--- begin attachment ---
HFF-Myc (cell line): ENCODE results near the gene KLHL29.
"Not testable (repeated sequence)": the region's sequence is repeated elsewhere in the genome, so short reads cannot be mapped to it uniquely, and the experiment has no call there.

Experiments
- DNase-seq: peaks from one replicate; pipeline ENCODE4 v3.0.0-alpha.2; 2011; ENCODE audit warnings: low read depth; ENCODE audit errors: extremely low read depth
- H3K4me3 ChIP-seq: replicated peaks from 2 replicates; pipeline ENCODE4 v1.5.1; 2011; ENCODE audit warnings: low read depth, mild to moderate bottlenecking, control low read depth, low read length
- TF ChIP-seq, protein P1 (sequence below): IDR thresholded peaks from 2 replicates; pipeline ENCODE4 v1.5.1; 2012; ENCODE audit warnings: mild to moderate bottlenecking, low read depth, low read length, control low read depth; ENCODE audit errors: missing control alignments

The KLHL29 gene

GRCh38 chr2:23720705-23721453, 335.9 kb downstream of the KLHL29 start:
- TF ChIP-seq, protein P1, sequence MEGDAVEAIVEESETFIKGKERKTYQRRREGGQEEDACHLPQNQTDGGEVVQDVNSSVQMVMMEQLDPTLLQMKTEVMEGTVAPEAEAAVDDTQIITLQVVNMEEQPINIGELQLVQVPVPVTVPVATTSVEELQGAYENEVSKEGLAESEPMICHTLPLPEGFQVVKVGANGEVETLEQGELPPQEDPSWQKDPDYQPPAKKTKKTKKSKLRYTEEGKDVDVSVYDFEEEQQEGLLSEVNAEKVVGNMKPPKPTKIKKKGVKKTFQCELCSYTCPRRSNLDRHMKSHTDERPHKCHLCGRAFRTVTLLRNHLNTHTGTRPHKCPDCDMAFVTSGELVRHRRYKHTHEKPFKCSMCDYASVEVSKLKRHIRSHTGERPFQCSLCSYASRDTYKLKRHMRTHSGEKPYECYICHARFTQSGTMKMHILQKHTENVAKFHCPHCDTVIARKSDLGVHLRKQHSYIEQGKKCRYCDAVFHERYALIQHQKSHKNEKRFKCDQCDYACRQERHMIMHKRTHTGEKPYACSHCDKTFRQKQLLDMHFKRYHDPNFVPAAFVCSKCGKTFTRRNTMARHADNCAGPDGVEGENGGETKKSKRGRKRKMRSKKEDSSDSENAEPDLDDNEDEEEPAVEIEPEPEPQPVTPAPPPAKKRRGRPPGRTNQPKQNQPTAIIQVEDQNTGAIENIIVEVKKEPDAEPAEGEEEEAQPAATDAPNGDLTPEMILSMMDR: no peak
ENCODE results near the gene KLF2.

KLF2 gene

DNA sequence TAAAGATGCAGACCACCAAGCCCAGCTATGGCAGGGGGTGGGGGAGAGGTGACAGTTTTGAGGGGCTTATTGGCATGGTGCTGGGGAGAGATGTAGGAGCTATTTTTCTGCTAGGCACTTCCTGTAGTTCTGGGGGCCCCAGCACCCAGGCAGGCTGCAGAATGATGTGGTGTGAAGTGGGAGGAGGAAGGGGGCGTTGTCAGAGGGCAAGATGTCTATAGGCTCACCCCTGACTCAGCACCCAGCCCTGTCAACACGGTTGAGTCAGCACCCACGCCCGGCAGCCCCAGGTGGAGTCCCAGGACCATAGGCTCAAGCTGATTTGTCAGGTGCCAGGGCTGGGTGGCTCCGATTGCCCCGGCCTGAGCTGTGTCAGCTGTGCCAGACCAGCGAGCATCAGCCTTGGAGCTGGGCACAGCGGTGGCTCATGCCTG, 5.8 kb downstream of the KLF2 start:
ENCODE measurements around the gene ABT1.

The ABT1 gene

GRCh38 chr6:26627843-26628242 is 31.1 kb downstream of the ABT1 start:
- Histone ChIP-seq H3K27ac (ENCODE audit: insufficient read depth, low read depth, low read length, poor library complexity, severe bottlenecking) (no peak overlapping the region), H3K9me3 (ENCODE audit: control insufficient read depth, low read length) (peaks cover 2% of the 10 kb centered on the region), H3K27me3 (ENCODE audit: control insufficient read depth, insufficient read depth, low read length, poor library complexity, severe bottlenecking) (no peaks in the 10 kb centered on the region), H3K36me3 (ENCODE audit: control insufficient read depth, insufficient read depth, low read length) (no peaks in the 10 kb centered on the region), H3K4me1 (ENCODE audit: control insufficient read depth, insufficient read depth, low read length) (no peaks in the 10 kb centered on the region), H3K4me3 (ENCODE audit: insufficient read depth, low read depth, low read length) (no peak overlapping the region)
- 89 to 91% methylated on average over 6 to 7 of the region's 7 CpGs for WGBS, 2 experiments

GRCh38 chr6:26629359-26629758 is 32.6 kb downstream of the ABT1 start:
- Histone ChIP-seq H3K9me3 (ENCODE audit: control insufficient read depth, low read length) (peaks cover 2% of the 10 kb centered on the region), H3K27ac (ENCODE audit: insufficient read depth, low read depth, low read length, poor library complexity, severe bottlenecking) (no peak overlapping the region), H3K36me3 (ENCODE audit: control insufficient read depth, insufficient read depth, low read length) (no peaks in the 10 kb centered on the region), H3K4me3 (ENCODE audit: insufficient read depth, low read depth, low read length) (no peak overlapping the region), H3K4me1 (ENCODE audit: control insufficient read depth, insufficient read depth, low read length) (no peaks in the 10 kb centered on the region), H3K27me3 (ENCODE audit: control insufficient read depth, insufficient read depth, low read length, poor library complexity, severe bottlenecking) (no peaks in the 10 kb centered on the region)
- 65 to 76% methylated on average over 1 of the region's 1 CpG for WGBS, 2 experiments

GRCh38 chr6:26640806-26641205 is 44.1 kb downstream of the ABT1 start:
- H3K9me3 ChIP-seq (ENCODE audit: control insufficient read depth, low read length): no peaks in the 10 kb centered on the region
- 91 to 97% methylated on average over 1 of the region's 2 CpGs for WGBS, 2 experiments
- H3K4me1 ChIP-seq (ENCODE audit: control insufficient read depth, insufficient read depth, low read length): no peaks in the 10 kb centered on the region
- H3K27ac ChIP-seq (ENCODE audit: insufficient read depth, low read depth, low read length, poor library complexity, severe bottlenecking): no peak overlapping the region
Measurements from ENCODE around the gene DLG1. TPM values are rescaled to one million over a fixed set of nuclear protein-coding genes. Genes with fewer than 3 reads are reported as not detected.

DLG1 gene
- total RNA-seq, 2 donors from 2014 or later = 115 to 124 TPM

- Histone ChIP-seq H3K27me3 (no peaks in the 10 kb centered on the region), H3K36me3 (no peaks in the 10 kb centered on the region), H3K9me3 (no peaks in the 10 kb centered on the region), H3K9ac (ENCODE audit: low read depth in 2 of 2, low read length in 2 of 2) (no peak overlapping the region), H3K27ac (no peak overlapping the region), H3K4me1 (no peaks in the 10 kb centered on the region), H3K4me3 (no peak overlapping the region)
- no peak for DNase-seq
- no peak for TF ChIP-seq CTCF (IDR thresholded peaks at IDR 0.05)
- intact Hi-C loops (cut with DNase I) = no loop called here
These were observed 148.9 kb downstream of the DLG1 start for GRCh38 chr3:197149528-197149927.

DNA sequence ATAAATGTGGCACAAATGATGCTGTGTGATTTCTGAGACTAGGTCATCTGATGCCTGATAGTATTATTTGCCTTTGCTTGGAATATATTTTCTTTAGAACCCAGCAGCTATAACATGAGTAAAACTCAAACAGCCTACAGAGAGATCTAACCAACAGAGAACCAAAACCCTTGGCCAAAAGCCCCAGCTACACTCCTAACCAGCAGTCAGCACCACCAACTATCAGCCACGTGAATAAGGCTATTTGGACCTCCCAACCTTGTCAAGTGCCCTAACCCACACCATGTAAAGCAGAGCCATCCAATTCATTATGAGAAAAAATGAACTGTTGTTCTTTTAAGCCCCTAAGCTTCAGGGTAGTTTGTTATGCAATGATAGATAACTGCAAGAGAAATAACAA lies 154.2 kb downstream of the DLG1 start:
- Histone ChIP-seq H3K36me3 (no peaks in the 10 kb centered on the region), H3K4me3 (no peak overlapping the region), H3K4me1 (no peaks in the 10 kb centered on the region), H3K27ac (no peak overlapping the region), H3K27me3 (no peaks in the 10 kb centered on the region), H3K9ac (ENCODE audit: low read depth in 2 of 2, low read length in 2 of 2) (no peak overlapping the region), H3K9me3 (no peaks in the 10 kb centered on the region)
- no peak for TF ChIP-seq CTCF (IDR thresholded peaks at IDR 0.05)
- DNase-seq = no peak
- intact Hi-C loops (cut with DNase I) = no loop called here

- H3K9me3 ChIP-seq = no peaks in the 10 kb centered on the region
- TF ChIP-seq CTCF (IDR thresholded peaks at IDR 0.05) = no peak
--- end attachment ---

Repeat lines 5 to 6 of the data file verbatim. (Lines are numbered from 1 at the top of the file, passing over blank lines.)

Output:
- H3K4me3 ChIP-seq: replicated peaks from 2 replicates; pipeline ENCODE4 v1.5.1; 2011; ENCODE audit warnings: low read depth, mild to moderate bottlenecking, control low read depth, low read length
- TF ChIP-seq, protein P1 (sequence below): IDR thresholded peaks from 2 replicates; pipeline ENCODE4 v1.5.1; 2012; ENCODE audit warnings: mild to moderate bottlenecking, low read depth, low read length, control low read depth; ENCODE audit errors: missing control alignments